The wildest faculty member at the University of Colorado at Colorado Springs has been laid off.
Clyde, a mountain lion who on occasion taught environmental studies, was dropped because students didn't flock to his classes.
Instead, officials say UCCS is going to put more effort into other student environmental education,including a trail system on UCCS property.
"Our new student activity programming isn't conducive to mountain lions," said Susan Szpyrka, vice chancellor for administration and finance.
If truth be known, seven year-old Clyde didn't have much tenure, anyway. He was more like a visiting professor, coming in occasionally from his home at Serenity Springs Wildlife Center in Calhan.
It seemed like a good idea at the time. You see, the university UCCS sports teams are called the Mountain Lions.
Szpyrka said that in 2010 the university filed an educational academic plan and syllabus with the state Division of Wildlife so Clyde so could be exhibited on campus. That agreement has been terminated.These educational agreements come and go. For example, the university used to have one with Cheyenne Mountain Zoo.
Clyde was also "adopted" by the university. Serenity Springs, which has more than 100 abandoned big cats and other animals, has a program where people can make donations for care of their favorites. The university set up jars around campus so students could donate to the mountain lion.
Clyde was never there for entertainment, which is forbidden by the state. His appearances had to be educational. "When he was on exhibit, we had faculty experts in recreation and sustainability provide information on the importance of helping the environment so these and other animals can thrive," Szpyrka explained.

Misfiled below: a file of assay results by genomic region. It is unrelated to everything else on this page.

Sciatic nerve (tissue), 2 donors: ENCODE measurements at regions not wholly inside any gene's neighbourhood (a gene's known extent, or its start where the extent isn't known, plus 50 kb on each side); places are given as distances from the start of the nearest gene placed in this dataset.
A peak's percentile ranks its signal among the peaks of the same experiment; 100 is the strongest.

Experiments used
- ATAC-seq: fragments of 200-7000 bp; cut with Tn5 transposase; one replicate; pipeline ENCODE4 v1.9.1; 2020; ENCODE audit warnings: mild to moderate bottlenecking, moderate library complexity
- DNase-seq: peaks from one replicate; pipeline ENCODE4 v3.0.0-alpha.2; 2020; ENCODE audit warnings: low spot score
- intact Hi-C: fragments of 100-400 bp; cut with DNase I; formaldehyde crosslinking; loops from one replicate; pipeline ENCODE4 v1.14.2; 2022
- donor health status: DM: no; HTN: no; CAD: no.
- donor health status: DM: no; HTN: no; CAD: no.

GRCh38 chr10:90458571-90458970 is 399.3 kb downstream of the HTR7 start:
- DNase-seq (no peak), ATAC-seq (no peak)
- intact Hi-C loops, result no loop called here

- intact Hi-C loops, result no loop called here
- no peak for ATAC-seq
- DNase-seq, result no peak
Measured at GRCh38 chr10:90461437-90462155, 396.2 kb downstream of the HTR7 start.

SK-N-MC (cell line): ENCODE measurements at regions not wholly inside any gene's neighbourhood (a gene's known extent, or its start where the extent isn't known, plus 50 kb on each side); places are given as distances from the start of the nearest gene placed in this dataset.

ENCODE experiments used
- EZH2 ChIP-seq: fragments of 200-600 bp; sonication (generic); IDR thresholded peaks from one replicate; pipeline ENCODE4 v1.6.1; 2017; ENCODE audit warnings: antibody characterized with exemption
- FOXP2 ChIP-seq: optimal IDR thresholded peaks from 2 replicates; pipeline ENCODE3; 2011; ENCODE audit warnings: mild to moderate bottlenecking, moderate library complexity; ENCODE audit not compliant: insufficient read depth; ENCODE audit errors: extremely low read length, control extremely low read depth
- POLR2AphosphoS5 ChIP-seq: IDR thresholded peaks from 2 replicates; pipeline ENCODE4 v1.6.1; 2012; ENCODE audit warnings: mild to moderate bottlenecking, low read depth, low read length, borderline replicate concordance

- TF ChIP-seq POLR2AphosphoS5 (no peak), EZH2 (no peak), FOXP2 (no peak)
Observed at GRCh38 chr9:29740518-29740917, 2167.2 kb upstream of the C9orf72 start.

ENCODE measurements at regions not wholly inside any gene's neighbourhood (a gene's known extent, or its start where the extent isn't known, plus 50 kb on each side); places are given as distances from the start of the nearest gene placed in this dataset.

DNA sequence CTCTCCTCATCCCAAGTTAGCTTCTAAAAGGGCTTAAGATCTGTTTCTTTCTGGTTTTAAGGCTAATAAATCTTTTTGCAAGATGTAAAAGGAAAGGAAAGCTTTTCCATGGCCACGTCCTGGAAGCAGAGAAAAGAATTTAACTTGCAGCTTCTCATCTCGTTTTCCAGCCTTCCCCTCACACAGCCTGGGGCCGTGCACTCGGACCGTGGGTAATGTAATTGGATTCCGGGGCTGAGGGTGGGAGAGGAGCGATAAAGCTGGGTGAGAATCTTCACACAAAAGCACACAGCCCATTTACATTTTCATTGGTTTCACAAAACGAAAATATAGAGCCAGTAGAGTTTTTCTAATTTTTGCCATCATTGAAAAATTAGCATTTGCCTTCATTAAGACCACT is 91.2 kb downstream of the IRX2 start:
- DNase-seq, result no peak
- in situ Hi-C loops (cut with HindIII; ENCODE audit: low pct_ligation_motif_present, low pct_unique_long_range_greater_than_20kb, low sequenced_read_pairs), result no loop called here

Clyde was never in a classroom. His appearances were outside, and he remained caged during the few events he attended. UCCS paid about $500 a trip to transport Clyde from Calhan to campus and that was paid for in part by donations. Clyde wasn't a great rainmaker.
"We didn't find that we were getting the response we hoped for," Szpyrka noted. "We are going in a different direction in student activity planning."
A student referendum diverted activity fees to improving the recreation center and the trail system. Some of the trails are "social" in nature, meaning they were created by continual use, rather than planned, Szpyrka explained.
The university is going to close many of those and allow foot traffic in designated areas. It eventually will put up environmental educational information signs along some of trails.
Julie Walker, spokeswoman for Serenity Springs, said that Clyde didn't particularly like the job, anyway. It sometimes took an hour to coax him into the cage and trailer for the journey to campus. He spent most of the time catnapping.
Clyde had been a house cat of a Montana couple, who gave him to Serenity Springs when they could no longer pay for his upkeep. The Montana owners had him declawed, so he could never be released to the wild.
"He's a big boy," Walker said. Clyde weighs about 200 pounds. Most lions are a comparatively petite 90 to 140 pounds.
"He is very sweet and likes to take walks on a leash. His den at the Calhan center includes a climbing platform and a run so he can play. But he is pretty lazy and likes to lounge around," Walker said.
Clyde will still be a teacher.
On tours at Serenity Springs, guides stop at his enclosure and talk about the need for environmental care, and about safety in the outdoors, including what to do if approached by a cougar.
Clyde is much more a crowd pleaser in his own element as opposed to the ivory tower. He meows and purrs and makes all sorts of sounds.
"He's a real talker," Walker said.
Meanwhile, the mountain lion mascot will endure at UCCS even though there won't be any real ones giving lectures.
"We use a human in mountain lion costume," Szpyrka said.
Contact Carol McGraw: 636-0371. Twitter @mcgrawatgazette Facebook: Carol McGraw